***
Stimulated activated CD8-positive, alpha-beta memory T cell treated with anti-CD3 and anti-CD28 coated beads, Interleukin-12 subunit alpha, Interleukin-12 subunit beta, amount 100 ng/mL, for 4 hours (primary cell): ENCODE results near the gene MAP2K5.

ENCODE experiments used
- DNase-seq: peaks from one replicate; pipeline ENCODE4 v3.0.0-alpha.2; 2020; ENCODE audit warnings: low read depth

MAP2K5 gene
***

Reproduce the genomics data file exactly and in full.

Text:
Stimulated activated CD8-positive, alpha-beta memory T cell treated with anti-CD3 and anti-CD28 coated beads, Interleukin-12 subunit alpha, Interleukin-12 subunit beta, amount 100 ng/mL, for 4 hours (primary cell): ENCODE results near the gene MAP2K5.

ENCODE experiments used
- DNase-seq: peaks from one replicate; pipeline ENCODE4 v3.0.0-alpha.2; 2020; ENCODE audit warnings: low read depth

MAP2K5 gene